In a shift, Mitt Romney’s campaign on Tuesday unveiled a new ad that embraced a more positive tone than his recent attacks on President Obama’s handling of the economy.
Romney’s team hopes that by debuting the affirmative message during the Olympics, the presumptive Republican nominee can both bolster his narrative at a time of national patriotism and sell voters on the idea he is the man who can bring the country back from the economic brink. It also represents an attempt to close the president’s large lead over Romney on likability.
The 60-second ad shows Romney driving a car, talking about working with Democrats to balance the budget in Massachusetts and saving the Olympics from scandal and financial ruin. Ann Romney is shown at various points in the ad, as is a slew of American flags.
“The campaign is trying to use his personal narrative as the centerpiece for an argument to persuadable voters looking for a reason to support Romney,” Republican strategist Ford O’Connell said. “They want to get to the point of talking about the future, and you see when people think about the future, their two top priorities are jobs and the deficit.”
In a Gallup poll released Monday, 92 percent of respondents said creating new jobs is “very or extremely important” for the next president, 87 percent prioritized reducing corruption in the federal government and 86 percent identified reducing the federal deficit as a top area for focus. Romney touches on all three subjects in his ad.
Campaign spokeswoman Amanda Henneberg stressed Romney’s abilities as a problem-solver.
“Throughout his life, Mitt Romney has shown he has what it takes to turn troubled enterprises around,” Henneberg said in an emailed statement. “As president, everything he does will be focused on restoring economic security for the middle class and helping our country achieve a brighter future.”
Romney has vowed to reduce the nation’s unemployment, which now stands at 8.2 percent, to 6 percent or lower by the end of his first term.
Democratic strategist Doug Thornell said the ad is part of Romney’s effort to define himself with the electorate, but he said it’s something the campaign should have done months ago.
“I think the Romney campaign is getting worried that people don’t know who this guy is,” Thornell said. “He’s still in negative territory in his favorables ... he hasn’t run out of road yet, but he’s running out of time to define himself.”
Thornell said the Romney campaign needs to hammer home two messages: “One, to make the case that the incumbent should be fired, and second, that the challenger should be hired — and they’ve failed to get that done.”
There’s no better time to drive up a candidate’s favorability numbers than during the Olympics, when millions of voters are regularly watching television — a rarity in summer months — and feeling a sense of nationalism.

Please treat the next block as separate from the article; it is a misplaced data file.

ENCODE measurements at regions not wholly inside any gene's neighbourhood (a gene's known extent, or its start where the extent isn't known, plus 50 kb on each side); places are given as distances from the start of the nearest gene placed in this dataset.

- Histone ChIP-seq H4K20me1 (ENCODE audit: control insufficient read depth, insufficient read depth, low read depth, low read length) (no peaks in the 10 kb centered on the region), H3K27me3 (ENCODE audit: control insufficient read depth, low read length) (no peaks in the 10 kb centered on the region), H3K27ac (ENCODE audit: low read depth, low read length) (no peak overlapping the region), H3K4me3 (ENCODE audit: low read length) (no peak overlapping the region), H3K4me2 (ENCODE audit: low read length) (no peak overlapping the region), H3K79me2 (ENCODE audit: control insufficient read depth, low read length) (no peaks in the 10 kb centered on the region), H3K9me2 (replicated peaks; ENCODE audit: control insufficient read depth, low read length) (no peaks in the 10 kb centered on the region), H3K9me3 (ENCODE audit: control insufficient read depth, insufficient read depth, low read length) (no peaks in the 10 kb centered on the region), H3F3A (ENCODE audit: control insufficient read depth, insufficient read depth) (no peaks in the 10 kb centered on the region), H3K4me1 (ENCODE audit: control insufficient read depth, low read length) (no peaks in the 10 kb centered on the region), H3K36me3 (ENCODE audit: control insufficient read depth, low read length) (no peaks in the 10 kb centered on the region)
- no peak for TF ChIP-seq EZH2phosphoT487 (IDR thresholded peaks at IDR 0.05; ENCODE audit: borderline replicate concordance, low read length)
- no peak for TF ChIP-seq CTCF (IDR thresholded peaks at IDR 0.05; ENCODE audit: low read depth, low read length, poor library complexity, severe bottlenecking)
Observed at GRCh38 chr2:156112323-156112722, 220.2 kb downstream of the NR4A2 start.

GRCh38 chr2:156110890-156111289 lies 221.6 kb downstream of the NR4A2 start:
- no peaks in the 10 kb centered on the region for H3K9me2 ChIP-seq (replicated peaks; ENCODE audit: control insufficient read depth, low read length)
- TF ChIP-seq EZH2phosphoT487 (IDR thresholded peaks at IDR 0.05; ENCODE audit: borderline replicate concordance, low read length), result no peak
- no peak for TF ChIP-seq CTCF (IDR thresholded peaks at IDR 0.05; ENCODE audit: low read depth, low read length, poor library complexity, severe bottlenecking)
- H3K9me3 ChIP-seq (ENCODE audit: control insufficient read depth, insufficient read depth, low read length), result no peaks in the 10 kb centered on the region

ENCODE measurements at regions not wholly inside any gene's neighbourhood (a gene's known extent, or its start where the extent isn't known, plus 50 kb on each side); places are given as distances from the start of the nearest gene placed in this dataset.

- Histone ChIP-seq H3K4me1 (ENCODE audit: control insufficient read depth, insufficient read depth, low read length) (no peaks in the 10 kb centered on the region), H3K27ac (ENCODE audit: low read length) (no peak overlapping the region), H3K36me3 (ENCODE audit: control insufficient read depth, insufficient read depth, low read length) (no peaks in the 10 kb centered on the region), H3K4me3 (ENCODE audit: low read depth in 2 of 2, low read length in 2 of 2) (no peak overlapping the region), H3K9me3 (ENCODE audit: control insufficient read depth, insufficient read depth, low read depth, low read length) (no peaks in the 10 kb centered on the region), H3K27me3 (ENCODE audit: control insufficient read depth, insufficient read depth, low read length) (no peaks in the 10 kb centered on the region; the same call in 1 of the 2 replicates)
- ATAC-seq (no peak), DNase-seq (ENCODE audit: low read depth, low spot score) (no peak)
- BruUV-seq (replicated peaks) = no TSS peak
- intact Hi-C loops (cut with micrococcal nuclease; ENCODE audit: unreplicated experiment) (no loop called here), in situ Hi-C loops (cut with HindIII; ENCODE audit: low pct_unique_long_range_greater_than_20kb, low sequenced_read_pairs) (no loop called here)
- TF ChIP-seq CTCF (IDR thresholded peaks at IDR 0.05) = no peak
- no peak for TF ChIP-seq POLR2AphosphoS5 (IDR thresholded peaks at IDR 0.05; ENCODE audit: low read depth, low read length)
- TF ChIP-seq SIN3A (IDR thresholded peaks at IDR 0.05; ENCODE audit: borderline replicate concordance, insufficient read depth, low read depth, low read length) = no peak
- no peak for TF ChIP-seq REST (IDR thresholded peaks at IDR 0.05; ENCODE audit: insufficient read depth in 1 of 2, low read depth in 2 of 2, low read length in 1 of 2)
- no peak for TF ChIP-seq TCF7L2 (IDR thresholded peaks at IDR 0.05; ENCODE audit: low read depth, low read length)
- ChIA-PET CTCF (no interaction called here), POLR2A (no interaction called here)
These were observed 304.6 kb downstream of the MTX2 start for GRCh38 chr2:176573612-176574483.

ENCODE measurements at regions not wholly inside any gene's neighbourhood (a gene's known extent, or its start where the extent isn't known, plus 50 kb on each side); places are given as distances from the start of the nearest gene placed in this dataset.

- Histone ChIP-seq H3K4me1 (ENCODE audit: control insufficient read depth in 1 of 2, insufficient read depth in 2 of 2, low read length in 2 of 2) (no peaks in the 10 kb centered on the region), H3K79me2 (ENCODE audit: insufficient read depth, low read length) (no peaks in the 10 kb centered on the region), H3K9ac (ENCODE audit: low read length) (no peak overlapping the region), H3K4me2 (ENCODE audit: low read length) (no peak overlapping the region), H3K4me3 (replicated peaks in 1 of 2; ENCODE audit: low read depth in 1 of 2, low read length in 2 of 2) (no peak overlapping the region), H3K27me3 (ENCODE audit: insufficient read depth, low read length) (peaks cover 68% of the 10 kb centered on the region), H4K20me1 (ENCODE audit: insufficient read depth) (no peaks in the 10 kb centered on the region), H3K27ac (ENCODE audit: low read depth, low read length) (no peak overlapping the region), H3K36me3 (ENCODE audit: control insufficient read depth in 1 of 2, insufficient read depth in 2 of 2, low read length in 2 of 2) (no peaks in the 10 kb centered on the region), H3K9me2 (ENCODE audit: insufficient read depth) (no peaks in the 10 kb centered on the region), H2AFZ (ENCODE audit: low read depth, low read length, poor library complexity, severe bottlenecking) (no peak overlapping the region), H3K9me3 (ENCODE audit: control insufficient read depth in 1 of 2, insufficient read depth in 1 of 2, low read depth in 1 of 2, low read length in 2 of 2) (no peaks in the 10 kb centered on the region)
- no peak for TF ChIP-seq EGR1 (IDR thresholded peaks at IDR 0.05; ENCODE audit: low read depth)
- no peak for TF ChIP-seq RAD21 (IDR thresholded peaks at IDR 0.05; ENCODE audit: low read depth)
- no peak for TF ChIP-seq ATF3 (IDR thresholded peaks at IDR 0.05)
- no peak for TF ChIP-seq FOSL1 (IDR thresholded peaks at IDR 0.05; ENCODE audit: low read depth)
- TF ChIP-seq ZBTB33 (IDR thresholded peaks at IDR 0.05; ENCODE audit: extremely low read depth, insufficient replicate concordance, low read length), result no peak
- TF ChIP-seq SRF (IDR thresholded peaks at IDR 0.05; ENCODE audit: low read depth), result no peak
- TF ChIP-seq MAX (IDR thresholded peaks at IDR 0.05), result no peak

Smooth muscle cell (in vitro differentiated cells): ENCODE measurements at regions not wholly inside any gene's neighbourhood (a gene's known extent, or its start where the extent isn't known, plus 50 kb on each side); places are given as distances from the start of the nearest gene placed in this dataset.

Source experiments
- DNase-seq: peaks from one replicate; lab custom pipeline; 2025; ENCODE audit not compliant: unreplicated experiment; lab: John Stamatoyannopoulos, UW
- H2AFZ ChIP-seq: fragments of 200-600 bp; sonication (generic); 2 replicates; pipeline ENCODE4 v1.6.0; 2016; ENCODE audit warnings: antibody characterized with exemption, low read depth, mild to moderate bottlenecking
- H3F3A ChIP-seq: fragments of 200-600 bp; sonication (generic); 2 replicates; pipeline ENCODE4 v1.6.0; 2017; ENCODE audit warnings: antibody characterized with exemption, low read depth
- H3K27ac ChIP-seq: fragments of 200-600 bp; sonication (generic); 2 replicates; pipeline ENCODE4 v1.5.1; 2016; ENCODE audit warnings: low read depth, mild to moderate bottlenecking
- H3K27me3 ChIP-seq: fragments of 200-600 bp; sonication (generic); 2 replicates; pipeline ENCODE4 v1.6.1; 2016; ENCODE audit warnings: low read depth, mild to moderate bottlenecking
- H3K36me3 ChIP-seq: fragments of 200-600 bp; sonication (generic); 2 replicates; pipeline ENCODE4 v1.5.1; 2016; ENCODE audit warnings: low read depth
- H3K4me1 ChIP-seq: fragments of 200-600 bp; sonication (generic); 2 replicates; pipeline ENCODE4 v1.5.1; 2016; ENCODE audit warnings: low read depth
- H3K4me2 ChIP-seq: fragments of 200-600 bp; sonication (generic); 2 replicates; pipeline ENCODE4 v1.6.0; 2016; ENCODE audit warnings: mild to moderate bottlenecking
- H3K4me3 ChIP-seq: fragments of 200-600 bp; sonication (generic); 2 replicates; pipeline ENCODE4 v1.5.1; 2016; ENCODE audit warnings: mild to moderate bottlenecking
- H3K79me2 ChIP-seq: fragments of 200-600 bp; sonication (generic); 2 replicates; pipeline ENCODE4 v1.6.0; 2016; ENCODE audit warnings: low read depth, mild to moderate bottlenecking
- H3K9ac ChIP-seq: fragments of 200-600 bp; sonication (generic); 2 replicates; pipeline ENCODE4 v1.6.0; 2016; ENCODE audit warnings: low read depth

“The Olympics and the pride people are having with that and the feel-good nature of the competitive sport are playing in a way that makes now a really good time to boost Romney’s positive impressions,” said Republican media strategist Chris Ingram. “You want to make him seem likable and tie him to what’s going on with the games.”
The Obama campaign likewise scrapped its relentless attack ads on Romney’s tenure at Bain Capital for positive spots in the days leading up the opening ceremonies in London.
In 2008, Sen. John McCain (R-Ariz.) tried to capitalize on the Olympics’ large audience to debut his ads that mocked Obama as a “celebrity.” The Obama campaign earned kudos for its competing spot — which proudly declared that “the hands that built this nation can build a new economy” — while some political analysts criticized McCain’s strategy.
Four years later, the Obama campaign is seeking to shore up the president’s popularity, which remains his top asset. While Democrats want to remind voters of what they like about the commander in chief, Republican strategists say Romney’s ads are aimed at portraying Obama as economically ineffective.
“You do this by having a rotation of some of the positives mixed in with the negative,” Ingram said. “The positives are trying to get people to view the candidate as likable and having some solutions, but then with the negative ads — they resonate with people.”
Both campaigns are expected to ramp up their attacks during the final stretch of the race, something Obama acknowledged at a fundraiser with supporters on Monday evening.
“This phase of the campaign, I think you’re seeing a lot of negative ads and a lot of contrast ads,” Obama said at the dinner in New York. “Although when people start saying how terrible it is, I just have to remind them [to] take a look at what Jefferson and Adams had to say about each other, and democracy has always been pretty rough and pretty messy.”
He added that he is optimistic about his chances. “[I]f the election were held today,” Obama said, “I think it would be close, but I think we’d win.”
Noting that there were 99 days left until the election, Obama added, “If I can say that every single day for the next 99 days, then we will be able to embark on the next phase of this journey.”